Do I Need a Co-Signer for a Student Loan?

Written by: Kristyn Pilgrim
Updated: 7/21/20

Student loans are a fact of life for many people who want a college education: There is nearly $1.6 trillion in student loan debt looming over the heads of 45 million American graduates. When you first start your college career, there is no telling what kind of salary you will earn immediately after graduation, when student loan repayment plans will spring into action. You also may not have much of a credit history at this point in your life. For these reasons, in some cases, a lender will require a financially responsible co-signer, such as a parent or guardian, to sign for the loan alongside you.

What Is a Co-Signer?

A co-signer is someone with a strong credit history who agrees to guarantee the payment of a given loan should the student be unable or unwilling to do so. If you have a co-signer for your loan, you may be eligible to borrow at a lower interest rate, depending on the strength of your co-signer’s credit record.

Here are some key facts you should know about having a co-signer:

  • A co-signer is just as responsible for paying off the loan as you, the student borrowing the money: They are legally obligated to make sure that the loan is paid back following the chosen repayment plan. This means that if you cannot make your payments, the co-signer is responsible for making sure the payments are completed on time.
  • Payments that are made late, or not made at all, will affect both parties’ credit history (the co-signer and the principal borrower). 
  • If you are applying for a private loan, lenders may decide to hire a collection agency if you or your co-signer have not made your payments. The private lender or debt collector can also sue the co-signer if they have not made the necessary payments.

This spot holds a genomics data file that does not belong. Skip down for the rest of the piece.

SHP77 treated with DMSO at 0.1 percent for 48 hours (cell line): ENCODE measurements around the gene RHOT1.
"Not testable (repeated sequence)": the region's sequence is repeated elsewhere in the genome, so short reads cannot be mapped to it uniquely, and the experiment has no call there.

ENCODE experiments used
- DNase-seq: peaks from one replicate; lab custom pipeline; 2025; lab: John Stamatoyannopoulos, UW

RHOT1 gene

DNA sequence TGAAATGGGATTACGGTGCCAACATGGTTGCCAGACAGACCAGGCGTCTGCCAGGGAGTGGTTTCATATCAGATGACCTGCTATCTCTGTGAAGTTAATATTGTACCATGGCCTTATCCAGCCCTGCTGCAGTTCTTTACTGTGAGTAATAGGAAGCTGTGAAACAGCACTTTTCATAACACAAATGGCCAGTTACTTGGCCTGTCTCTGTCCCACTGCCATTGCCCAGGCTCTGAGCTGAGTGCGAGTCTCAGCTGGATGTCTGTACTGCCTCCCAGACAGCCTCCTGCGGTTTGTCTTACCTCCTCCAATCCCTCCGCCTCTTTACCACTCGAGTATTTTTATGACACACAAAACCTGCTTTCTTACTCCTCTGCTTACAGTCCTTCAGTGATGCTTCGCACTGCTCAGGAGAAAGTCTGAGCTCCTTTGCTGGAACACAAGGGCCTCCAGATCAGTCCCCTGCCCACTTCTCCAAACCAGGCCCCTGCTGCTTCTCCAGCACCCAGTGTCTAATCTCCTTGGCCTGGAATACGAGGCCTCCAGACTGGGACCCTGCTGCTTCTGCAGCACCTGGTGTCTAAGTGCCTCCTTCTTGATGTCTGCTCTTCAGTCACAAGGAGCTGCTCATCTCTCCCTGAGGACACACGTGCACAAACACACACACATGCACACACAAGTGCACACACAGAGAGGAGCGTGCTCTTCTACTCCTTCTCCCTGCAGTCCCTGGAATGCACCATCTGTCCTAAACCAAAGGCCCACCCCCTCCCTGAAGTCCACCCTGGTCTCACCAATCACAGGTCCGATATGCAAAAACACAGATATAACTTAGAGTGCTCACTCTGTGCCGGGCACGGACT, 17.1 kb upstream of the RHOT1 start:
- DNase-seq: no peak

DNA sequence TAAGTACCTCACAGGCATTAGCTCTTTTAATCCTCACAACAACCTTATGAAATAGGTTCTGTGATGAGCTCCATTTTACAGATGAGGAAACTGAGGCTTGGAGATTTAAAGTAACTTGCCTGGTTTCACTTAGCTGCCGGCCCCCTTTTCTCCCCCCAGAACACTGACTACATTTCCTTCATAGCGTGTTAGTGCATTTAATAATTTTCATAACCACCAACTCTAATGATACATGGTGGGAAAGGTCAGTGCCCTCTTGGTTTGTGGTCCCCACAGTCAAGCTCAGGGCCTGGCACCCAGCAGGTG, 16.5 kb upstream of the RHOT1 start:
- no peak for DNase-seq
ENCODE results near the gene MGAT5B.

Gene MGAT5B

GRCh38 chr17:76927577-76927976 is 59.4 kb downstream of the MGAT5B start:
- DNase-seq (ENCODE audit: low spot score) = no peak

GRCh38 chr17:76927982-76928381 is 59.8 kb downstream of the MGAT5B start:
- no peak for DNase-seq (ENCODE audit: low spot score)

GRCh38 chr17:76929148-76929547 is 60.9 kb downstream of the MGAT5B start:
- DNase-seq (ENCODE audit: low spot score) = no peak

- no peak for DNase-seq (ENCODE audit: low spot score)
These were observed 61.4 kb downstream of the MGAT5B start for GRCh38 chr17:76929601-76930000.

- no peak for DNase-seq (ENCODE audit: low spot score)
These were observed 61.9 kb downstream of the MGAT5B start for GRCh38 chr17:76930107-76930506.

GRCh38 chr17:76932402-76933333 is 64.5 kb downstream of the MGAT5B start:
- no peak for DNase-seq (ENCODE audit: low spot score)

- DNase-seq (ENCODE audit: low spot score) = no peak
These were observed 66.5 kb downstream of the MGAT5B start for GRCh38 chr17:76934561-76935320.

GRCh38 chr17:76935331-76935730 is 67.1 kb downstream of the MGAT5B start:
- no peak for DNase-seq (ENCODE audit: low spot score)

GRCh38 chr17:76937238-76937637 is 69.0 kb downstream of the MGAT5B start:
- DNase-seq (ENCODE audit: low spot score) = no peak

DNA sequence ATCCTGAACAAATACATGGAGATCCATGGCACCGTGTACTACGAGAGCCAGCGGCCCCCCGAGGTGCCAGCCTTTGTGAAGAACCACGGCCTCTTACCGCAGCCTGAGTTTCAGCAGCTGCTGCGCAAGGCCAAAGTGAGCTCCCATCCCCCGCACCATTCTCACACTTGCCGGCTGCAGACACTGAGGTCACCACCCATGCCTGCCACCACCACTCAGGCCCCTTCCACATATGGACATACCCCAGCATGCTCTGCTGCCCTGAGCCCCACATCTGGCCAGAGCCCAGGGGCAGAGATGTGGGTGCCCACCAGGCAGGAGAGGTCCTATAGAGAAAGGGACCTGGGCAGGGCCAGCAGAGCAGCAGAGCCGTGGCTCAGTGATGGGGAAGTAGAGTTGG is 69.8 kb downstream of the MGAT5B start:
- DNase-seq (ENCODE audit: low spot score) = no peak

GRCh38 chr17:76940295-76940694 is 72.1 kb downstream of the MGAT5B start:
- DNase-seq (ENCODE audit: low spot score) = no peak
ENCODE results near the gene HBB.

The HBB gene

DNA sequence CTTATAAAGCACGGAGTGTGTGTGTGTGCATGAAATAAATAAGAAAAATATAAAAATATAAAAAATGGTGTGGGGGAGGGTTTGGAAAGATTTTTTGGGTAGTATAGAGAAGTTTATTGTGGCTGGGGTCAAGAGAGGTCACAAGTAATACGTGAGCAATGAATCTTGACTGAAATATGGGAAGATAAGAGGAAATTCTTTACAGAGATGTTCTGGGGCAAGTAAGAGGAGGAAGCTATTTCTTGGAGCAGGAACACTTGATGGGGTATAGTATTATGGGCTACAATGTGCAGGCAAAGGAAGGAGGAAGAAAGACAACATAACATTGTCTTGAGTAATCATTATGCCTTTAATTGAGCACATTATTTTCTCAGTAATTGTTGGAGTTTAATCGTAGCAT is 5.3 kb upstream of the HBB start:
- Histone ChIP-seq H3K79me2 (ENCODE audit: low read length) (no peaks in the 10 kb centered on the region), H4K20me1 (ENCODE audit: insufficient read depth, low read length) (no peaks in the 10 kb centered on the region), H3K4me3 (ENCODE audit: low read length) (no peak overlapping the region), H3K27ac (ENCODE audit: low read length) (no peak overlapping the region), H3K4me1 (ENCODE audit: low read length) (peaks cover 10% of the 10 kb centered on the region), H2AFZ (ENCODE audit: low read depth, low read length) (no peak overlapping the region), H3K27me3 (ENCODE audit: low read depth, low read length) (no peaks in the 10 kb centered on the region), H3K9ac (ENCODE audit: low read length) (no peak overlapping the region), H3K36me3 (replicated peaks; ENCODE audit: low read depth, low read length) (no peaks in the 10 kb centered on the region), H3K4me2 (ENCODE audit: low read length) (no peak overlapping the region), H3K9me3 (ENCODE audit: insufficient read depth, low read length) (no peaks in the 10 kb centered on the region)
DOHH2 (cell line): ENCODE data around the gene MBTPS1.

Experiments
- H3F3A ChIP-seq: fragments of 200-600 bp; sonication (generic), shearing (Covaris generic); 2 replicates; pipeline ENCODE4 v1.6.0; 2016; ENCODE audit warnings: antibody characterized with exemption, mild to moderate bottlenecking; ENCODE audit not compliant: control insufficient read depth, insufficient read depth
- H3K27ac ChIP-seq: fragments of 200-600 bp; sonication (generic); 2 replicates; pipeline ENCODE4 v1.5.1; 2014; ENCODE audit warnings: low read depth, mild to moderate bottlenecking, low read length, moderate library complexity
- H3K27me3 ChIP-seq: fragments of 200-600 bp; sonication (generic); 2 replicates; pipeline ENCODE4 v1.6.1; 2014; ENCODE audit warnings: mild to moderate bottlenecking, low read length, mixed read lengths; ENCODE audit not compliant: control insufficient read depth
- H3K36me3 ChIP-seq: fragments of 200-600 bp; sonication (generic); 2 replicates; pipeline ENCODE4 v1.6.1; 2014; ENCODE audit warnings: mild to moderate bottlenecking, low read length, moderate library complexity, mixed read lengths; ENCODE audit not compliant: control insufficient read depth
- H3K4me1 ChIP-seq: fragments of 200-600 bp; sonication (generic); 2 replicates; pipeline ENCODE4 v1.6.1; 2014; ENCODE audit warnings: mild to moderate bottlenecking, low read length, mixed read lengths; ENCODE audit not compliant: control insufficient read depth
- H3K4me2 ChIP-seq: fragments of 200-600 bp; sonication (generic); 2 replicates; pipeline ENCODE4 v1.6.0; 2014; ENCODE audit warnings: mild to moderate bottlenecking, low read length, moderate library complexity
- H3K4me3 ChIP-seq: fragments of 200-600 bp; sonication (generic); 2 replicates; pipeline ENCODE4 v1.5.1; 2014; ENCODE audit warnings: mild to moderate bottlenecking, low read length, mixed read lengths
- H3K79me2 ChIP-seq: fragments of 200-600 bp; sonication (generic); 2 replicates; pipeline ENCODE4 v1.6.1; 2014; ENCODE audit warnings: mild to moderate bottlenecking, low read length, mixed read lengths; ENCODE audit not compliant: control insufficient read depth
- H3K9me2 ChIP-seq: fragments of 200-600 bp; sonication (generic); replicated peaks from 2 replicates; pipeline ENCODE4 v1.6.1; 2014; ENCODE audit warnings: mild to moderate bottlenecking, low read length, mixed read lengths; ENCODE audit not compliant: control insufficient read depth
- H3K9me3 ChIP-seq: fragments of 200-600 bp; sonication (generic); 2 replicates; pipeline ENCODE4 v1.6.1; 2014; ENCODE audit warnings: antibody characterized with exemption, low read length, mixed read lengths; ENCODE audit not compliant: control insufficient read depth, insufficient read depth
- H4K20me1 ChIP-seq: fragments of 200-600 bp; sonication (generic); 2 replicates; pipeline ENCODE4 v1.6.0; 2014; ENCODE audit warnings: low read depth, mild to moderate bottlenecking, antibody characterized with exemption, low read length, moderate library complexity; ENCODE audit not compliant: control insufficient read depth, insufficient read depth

• If you have been able to make your payments on time and have obtained a sufficient score during a credit check, some student loan servicers will allow you to release your co-signer from the loan. If you know you have been timely with your payments, have established good credit, and now wish to release your co-signer, this is something you might want to look into with your lender. Many servicers do not tell their borrowers when they become eligible for this option.

When you apply for your student loan, you won’t necessarily be able to predict your financial position after graduation and whether you will be able to pay back your student loans. If this is the case, having a co-signer can be beneficial for you. Having a co-signer is sometimes a requirement to even qualify for a loan in the first place – however, not every student has someone in their life who can co-sign their loan.

If you are not in a position to have someone co-sign your loan, there is no need to worry. There are many ways for you to obtain student loans without a co-signer.

Loans That Do Not Require a Co-Signer

Co-signers are not required if you are applying for a federal Direct Loan, also known as a Stafford Loan, from the U.S. Department of Education. This is because your eligibility for these loans is based on financial need. When the federal government approves your loan application, they have already decided that they are willing to take on the credit risk, even without the reassurance that a financially responsible parent or guardian will be there to pay off the loan if you can’t. 

Whether you are applying for a subsidized and unsubsidized loan, a co-signer will not be necessary for either. Just be sure you know the difference: 

  • A subsidized loan means that the government will pay the loan interest for you while you are still in school or during a period when you have deferred the loan.